OREMUS: 20 September 2007

Steve Benner steve.benner at oremus.org
Wed Sep 19 17:00:01 GMT 2007

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OREMUS for Thursday, September 20, 2007 
John Coleridge Patteson, First Bishop of Melanesia,
and his Companions, Martyrs, 1871

O Lord, open our lips.
And our mouth shall proclaim your praise. nnn

Blessed are you, Shepherding God,
undaunted, you seek the lost,
exultant, you bring home the found.
You touch our hearts with grateful wonder
at the tenderness of your forbearing love,
revealed in your Son, Jesus Christ. 
Father, Son, and Holy Spirit:
Blessed be God for ever.

An opening canticle may be sung. 


Psalm 37:29-42

For the Lord loves justice;*
 he does not forsake his faithful ones.
They shall be kept safe for ever,*
 but the offspring of the wicked shall be destroyed.
The righteous shall possess the land*
 and dwell in it for ever.
The mouth of the righteous utters wisdom,*
 and their tongue speaks what is right.
The law of their God is in their heart,*
 and their footsteps shall not falter.
The wicked spy on the righteous*
 and seek occasion to kill them.
The Lord will not abandon them to their hand,*
 nor let them be found guilty when brought to trial.
Wait upon the Lord and keep his way;*
 he will raise you up to possess the land,
   and when the wicked are cut off, you will see it.
I have seen the wicked in their arrogance,*
 flourishing like a tree in full leaf.
I went by and, behold, they were not there;*
 I searched for them, but they could not be found.
Mark those who are honest; observe the upright;*
 for there is a future for the peaceable.
Transgressors shall be destroyed, one and all;*
 the future of the wicked is cut off.
But the deliverance of the righteous
   comes from the Lord;*
 he is their stronghold in time of trouble.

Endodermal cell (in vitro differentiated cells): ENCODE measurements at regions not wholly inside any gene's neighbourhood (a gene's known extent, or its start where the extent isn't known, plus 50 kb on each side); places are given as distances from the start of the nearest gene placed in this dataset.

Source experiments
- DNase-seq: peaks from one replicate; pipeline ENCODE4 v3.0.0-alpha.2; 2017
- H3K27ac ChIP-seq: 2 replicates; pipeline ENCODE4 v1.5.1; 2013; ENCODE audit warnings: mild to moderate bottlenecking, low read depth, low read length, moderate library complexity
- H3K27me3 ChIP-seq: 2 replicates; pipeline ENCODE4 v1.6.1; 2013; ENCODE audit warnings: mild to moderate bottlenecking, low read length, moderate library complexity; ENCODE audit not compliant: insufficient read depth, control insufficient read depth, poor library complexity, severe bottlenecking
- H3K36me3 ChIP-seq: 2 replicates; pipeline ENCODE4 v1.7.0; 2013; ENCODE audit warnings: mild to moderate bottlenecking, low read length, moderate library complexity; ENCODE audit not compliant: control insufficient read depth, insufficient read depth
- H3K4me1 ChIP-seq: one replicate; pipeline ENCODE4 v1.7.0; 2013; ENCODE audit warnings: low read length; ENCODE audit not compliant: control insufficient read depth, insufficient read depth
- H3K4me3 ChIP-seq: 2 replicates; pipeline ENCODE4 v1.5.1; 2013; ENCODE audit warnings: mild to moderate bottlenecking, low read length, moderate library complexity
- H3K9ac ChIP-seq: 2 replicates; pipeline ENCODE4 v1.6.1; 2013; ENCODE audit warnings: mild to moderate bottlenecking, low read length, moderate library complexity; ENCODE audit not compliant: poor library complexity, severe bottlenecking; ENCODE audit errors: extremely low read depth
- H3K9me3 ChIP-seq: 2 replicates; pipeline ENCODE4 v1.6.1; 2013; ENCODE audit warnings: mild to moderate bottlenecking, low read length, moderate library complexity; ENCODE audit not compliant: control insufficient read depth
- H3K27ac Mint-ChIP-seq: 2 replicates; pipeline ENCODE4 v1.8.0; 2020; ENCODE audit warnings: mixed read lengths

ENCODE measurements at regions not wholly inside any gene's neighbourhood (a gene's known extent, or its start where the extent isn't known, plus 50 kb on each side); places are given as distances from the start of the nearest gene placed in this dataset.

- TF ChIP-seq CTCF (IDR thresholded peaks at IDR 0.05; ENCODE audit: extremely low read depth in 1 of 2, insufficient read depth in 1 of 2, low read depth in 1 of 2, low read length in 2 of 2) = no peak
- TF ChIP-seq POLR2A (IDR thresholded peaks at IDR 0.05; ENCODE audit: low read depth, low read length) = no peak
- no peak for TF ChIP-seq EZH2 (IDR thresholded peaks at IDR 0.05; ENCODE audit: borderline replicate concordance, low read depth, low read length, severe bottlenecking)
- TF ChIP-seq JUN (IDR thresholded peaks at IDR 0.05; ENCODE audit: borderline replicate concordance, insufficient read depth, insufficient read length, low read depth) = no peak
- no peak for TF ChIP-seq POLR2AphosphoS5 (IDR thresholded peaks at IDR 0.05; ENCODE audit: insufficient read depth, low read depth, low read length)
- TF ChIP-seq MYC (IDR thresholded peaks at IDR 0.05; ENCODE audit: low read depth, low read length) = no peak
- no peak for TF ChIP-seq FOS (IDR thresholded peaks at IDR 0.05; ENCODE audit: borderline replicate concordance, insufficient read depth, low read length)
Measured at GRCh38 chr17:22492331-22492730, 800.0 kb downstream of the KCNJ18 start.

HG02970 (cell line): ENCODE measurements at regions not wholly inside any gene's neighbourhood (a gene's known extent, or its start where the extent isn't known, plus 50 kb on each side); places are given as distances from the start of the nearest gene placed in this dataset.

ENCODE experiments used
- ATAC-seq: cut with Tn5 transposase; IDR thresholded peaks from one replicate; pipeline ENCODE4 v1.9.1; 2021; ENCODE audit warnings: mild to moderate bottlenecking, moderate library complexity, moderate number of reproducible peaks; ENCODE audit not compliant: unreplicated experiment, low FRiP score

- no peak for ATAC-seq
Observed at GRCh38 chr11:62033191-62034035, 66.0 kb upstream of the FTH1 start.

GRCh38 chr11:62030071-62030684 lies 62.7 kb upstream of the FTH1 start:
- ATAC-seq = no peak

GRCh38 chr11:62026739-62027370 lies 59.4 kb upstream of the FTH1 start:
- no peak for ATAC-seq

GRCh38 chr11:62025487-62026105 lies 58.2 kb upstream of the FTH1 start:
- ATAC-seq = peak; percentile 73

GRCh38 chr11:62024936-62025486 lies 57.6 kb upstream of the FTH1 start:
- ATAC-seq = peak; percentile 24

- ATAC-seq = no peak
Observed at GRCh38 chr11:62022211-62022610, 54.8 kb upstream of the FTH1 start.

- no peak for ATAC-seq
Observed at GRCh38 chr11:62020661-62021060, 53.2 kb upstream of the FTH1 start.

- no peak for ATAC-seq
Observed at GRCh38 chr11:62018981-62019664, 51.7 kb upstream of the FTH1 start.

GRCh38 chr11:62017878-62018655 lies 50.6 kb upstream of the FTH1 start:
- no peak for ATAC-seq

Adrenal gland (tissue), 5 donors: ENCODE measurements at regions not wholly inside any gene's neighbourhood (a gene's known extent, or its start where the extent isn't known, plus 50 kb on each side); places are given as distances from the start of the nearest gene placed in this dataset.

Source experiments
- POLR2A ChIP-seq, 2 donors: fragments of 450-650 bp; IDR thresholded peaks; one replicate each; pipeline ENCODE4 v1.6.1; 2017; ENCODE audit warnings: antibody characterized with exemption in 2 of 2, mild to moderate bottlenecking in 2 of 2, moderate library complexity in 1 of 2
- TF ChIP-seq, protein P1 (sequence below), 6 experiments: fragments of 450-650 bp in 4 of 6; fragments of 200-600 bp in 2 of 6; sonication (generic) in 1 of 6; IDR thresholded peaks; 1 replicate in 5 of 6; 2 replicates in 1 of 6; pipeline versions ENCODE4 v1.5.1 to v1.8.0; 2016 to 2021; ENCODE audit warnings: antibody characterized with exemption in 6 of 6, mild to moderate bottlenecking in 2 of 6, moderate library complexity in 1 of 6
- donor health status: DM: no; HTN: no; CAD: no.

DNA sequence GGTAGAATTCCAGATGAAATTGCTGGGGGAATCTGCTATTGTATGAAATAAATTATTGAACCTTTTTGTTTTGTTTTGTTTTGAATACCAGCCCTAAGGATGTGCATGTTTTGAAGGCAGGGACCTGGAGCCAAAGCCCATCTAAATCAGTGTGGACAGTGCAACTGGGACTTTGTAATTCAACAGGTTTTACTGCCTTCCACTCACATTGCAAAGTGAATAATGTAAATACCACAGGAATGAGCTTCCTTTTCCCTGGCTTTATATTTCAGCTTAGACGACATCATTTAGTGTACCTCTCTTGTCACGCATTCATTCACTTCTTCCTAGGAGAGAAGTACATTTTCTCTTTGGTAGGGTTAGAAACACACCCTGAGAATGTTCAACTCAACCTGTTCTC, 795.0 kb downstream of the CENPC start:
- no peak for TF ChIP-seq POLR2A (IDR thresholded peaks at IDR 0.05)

The Lord will help them and rescue them;*
 he will rescue them from the wicked and deliver them,
   because they seek refuge in him.

A Song of the Redeemed (Revelation 7. 9-10,14b-17)

Behold, a great multitude
 which no one could number,

>From every nation,
from all tribes and peoples and tongues,
 standing before the throne and the Lamb.

They were clothed in white robes
 and had palms in their hands,
 and they cried with a loud voice, saying,

'Salvation belongs to our God
 who sits on the throne,
 and to the Lamb.'

These are they
who have come out of the great tribulation,
 they have washed their robes
 and made them white in the blood of the Lamb;

Therefore they stand before the throne of God,
 whom they serve day and night within the temple.

And the One who sits upon the throne
 will shelter them with his presence.

They shall never again feel hunger or thirst,
 the sun shall not strike them,
 nor any scorching heat.

For the Lamb at the heart of the throne
 will be their Shepherd,

He will guide them to springs of living water,
 and God will wipe away every tear from their eyes.

To the One who sits on the throne and to the Lamb
 be blessing and honour and glory and might,
 for ever and ever. Amen.

Psalm 148

   Praise the Lord from the heavens;*
 praise him in the heights.
Praise him, all you angels of his;*
 praise him, all his host.
Praise him, sun and moon;*
 praise him, all you shining stars.
Praise him, heaven of heavens,*
 and you waters above the heavens.
Let them praise the name of the Lord;*
 for he commanded and they were created.
He made them stand fast for ever and ever;*
 he gave them a law which shall not pass away.
Praise the Lord from the earth,*
 you sea-monsters and all deeps;
Fire and hail, snow and fog,*
 tempestuous wind, doing his will;
Mountains and all hills,*
 fruit trees and all cedars;
Wild beasts and all cattle,*
 creeping things and winged birds;
Kings of the earth and all peoples,*
 princes and all rulers of the world;
Young men and maidens,*
 old and young together.
Let them praise the name of the Lord,*
 for his name only is exalted,